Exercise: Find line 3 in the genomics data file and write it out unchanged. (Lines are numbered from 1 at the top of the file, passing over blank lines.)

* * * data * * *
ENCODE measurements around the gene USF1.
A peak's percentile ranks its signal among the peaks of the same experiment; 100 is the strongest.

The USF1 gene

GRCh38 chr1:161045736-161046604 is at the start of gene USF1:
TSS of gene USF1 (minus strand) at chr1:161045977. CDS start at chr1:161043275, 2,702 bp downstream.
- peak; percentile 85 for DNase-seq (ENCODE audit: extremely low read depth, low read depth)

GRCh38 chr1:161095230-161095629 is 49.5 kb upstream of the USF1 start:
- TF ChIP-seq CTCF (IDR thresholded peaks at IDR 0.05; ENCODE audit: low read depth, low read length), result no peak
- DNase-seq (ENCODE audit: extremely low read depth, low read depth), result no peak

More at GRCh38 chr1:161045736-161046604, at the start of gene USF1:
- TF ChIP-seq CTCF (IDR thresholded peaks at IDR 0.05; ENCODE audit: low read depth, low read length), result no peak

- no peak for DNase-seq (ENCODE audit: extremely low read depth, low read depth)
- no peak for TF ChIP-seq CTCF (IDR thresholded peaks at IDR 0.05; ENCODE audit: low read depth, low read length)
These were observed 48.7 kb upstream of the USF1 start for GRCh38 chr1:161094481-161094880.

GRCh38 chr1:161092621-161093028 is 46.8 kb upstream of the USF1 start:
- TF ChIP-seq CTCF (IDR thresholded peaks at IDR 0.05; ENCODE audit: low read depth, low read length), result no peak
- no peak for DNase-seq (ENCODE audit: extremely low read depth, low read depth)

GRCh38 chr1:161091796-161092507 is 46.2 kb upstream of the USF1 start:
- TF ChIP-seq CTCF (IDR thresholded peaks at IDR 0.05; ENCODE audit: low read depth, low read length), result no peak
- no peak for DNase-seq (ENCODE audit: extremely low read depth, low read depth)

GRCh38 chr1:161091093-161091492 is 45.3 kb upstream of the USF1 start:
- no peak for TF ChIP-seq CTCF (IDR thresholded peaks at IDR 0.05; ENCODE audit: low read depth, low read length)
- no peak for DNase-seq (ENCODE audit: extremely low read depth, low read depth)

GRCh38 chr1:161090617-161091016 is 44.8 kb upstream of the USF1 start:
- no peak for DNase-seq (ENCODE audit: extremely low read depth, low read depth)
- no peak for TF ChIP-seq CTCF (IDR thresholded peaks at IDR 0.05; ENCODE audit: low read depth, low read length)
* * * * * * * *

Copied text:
The USF1 gene